Athletics
The BIG EAST Conference

Providence's women's cross country team finished second in the 2012 NCAA Championships.

The brainchild of former Providence College men’s basketball coach and athletic director Dave Gavitt, the BIG EAST Conference became a reality on May 31, 1979, as Providence, St. John's, Georgetown, Syracuse, Seton Hall, Connecticut and Boston College formed the original seven-school alliance. While the membership has evolved, the focus of the BIG EAST has not wavered. The conference reflects a tradition of broad-based programs, led by administrators and coaches who place a steadfast emphasis on academic integrity.

In 2012, the seven BIG EAST schools that do not compete in FBS football decided to return to the type of conference alignment that existed when Gavitt helped form the league in 1979 and quickly surged to national prominence as a college basketball force. On December 15, 2012, these seven institutions (DePaul University, Georgetown University, Marquette University, Providence College, St. John's University, Seton Hall University and Villanova University) announced their intention to separate from the football-playing schools in the previous BIG EAST and form an independent association.

On March 20, 2013, the seven schools reached an agreement that enabled them to keep the BIG EAST name and establish a new conference entity beginning on July 1, 2013. The schools also assumed the old conference's long-term agreement with Madison Square Garden to host the BIG EAST Men's Basketball Tournament, one of the premier events in college athletics. The schools also announced the addition of three distinguished institutions that share the same academic and athletic values -- Butler University, Creighton University and Xavier University -- and forged a landmark, long-term broadcast partnership with FOX Sports.

FOX Sports and its recently established national cable network, FOX Sports 1, acquired the television rights to all BIG EAST contests in all sports in early 2013. The television agreement helped usher in the new BIG EAST era by making the league accessible to a national audience with complete coverage of all BIG EAST men’s basketball regular-season and Tournament contests. A selection of regular-season women’s basketball games as well as the semifinals and final of the BIG EAST Tournament were all shown via the FOX Networks, which reaches 90 million homes. Soccer, lacrosse, softball and baseball also had their conference championships aired on the FOX Sports channels in 2013-14. Dividends were paid immediately as BIG EAST teams enjoyed a significant jump in the number of nationally televised games on their schedules, with many seen on countrywide broadcasts four times as frequently as seasons past.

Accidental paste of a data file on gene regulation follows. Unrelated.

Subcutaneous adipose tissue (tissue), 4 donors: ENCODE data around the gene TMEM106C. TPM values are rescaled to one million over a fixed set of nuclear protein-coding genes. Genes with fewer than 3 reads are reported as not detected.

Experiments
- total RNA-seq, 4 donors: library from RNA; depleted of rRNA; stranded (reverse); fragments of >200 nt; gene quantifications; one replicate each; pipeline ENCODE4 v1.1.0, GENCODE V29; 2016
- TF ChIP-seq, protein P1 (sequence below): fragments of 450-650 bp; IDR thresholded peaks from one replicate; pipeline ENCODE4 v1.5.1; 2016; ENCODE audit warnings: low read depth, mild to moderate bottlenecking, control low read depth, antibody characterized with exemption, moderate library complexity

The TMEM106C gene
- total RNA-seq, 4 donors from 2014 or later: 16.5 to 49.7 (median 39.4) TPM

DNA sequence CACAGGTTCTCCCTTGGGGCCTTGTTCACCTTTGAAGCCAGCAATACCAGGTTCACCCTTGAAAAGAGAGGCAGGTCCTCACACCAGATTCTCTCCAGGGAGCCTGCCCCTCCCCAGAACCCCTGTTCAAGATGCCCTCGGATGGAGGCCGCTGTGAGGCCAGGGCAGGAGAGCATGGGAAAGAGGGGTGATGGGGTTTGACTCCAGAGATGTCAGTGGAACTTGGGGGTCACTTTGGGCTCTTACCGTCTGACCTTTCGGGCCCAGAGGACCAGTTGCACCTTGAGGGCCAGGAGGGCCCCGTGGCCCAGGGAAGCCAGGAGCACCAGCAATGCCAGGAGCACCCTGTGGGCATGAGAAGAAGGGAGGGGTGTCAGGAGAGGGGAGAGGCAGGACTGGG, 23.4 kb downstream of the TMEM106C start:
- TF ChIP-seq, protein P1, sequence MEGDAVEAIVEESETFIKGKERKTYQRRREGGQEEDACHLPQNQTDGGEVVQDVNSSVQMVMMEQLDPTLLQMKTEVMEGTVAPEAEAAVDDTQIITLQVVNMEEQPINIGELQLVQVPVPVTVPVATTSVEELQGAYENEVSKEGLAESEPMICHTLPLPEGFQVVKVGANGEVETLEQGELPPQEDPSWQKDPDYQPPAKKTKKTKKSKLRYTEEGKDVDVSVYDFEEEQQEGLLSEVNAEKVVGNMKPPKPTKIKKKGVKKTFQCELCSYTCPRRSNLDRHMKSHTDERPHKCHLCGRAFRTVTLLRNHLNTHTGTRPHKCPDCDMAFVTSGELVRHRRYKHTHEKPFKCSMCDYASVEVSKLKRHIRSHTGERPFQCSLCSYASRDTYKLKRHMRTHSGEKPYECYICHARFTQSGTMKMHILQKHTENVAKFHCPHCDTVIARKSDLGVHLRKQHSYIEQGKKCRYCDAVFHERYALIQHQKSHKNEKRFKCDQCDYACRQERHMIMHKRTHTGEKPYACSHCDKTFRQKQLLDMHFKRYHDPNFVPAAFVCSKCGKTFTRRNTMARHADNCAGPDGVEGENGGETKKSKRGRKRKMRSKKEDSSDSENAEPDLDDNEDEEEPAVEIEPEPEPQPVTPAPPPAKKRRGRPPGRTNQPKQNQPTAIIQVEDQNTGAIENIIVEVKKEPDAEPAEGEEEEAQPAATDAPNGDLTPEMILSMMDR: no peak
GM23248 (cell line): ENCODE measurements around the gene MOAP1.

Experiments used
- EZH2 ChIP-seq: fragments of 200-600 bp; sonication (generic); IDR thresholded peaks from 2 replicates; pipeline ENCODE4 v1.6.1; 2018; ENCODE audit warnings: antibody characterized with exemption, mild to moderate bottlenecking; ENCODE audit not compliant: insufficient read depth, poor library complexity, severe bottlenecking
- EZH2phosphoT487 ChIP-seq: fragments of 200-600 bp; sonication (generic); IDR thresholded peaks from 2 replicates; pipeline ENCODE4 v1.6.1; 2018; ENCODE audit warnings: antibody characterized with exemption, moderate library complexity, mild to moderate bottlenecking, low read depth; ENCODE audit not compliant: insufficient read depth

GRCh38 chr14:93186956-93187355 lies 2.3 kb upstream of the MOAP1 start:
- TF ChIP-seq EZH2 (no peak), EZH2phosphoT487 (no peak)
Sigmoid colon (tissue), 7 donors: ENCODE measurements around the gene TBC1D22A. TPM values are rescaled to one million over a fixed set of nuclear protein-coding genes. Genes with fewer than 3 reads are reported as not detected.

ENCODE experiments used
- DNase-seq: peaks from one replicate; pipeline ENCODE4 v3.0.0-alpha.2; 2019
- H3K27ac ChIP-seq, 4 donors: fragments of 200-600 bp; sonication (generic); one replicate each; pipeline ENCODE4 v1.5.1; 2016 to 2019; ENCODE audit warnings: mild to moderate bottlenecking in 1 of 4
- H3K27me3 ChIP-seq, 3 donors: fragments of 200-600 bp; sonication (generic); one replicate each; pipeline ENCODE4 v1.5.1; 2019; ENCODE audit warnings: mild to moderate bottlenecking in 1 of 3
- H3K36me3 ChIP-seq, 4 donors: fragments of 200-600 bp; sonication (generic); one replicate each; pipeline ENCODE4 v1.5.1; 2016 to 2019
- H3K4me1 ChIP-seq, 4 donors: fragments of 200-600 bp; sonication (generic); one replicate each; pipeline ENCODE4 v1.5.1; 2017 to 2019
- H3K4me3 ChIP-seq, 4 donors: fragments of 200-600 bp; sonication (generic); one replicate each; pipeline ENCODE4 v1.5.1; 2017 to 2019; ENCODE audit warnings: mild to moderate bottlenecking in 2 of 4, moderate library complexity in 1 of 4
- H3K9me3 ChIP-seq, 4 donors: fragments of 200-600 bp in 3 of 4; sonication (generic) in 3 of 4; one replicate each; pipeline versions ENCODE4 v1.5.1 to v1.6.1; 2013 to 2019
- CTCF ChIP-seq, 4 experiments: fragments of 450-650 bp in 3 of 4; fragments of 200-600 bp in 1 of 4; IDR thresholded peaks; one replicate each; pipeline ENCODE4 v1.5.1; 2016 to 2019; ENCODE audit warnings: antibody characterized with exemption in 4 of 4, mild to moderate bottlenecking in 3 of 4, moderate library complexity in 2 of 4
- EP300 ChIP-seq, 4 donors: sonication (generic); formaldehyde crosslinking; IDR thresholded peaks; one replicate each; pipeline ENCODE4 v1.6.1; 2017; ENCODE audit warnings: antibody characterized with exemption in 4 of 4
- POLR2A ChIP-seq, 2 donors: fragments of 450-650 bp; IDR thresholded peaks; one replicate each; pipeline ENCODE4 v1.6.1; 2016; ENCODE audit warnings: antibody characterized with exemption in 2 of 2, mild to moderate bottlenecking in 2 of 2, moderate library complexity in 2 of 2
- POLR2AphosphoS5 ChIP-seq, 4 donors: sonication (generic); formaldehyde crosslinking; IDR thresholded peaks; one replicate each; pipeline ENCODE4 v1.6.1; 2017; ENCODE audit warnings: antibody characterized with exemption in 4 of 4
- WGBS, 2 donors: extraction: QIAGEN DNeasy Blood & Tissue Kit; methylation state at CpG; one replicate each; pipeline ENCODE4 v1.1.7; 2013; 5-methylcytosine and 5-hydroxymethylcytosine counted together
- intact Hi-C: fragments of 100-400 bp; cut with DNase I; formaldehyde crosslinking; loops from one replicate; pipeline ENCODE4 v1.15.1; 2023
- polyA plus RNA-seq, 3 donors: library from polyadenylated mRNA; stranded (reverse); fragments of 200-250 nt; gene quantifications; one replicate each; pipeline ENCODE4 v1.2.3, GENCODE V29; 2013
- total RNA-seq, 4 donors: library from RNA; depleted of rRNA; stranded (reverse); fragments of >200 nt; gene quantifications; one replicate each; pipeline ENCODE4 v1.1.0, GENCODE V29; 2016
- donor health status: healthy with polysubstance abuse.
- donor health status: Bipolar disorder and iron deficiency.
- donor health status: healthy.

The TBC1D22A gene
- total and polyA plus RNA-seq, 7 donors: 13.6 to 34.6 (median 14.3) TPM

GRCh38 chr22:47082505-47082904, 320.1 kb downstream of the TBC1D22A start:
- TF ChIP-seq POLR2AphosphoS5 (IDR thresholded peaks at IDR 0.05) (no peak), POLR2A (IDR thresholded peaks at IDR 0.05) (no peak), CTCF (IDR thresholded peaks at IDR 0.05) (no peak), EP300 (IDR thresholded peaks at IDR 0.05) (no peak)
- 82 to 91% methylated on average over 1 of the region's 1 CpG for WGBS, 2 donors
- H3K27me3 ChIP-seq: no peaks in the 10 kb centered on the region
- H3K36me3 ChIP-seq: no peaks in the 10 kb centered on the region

Starting in 2014-15, the BIG EAST and FOX Sports will launch a digital platform which will include 30 regular-season women’s basketball games and over 80 Olympic sport contests, including postseason championship coverage. Fans will be able to access the live broadcasts as well as feature content and highlights free of charge.

BIG EAST institutions are located in seven of the nation's top 35 largest media markets, including New York, Chicago, Philadelphia, Washington, D.C., Indianapolis, Milwaukee and Cincinnati. Under the direction of Commissioner Val Ackerman, the BIG EAST moved its headquarters prior to the 2013-14 academic year from its original location in Providence, R.I., to Midtown Manhattan in New York City. 

Ackerman was named the BIG EAST’s fifth Commissioner on June 26, 2013, following Gavitt, the Conference’s first Commissioner who served until 1990, Michael Tranghese, John Marinatto and Mike Aresco. Tranghese was the league's first full-time employee and the right-hand man to Gavitt for 11 years, taking over for Gavitt as Commissioner until 2009. Marinatto was the third Commissioner of the BIG EAST, serving from 2009-2012, when he was succeeded by Aresco.

It was with the BIG EAST’s founder and first commissioner in mind when Ackerman, who previously served as President of USA Basketball and was the founding President of the WNBA, teamed with Big Ten Commissioner Jim Delany to establish the Gavitt Tipoff Games. Beginning in 2015-16, the Gavitt Tipoff Games will be an annual early-season series of eight men's basketball games played between the two conferences.

The BIG EAST will embark on its second year as a 10-team consortium in 2014-15. The league, which has always competed with integrity and sportsmanship at the highest levels of intercollegiate sports, began a new era in 2013-14, returning to its heritage, focusing athletically on basketball while forging into the future with leadership and vision.